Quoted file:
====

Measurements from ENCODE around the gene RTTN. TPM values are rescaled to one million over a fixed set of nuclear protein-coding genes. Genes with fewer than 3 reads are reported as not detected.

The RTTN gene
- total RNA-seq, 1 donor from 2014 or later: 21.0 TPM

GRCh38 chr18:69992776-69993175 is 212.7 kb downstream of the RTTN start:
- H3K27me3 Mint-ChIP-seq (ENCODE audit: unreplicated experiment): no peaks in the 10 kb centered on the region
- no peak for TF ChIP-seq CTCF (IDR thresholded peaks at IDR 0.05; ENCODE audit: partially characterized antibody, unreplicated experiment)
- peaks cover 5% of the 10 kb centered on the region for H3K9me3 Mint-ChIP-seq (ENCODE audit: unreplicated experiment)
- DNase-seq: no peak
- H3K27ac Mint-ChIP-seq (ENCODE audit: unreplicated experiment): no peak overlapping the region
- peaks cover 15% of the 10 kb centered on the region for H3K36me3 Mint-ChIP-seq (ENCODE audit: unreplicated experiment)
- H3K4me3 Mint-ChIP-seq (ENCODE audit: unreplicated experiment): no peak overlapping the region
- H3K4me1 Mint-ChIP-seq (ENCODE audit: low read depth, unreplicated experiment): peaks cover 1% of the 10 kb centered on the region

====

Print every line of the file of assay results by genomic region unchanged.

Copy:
Measurements from ENCODE around the gene RTTN. TPM values are rescaled to one million over a fixed set of nuclear protein-coding genes. Genes with fewer than 3 reads are reported as not detected.

The RTTN gene
- total RNA-seq, 1 donor from 2014 or later: 21.0 TPM

GRCh38 chr18:69992776-69993175 is 212.7 kb downstream of the RTTN start:
- H3K27me3 Mint-ChIP-seq (ENCODE audit: unreplicated experiment): no peaks in the 10 kb centered on the region
- no peak for TF ChIP-seq CTCF (IDR thresholded peaks at IDR 0.05; ENCODE audit: partially characterized antibody, unreplicated experiment)
- peaks cover 5% of the 10 kb centered on the region for H3K9me3 Mint-ChIP-seq (ENCODE audit: unreplicated experiment)
- DNase-seq: no peak
- H3K27ac Mint-ChIP-seq (ENCODE audit: unreplicated experiment): no peak overlapping the region
- peaks cover 15% of the 10 kb centered on the region for H3K36me3 Mint-ChIP-seq (ENCODE audit: unreplicated experiment)
- H3K4me3 Mint-ChIP-seq (ENCODE audit: unreplicated experiment): no peak overlapping the region
- H3K4me1 Mint-ChIP-seq (ENCODE audit: low read depth, unreplicated experiment): peaks cover 1% of the 10 kb centered on the region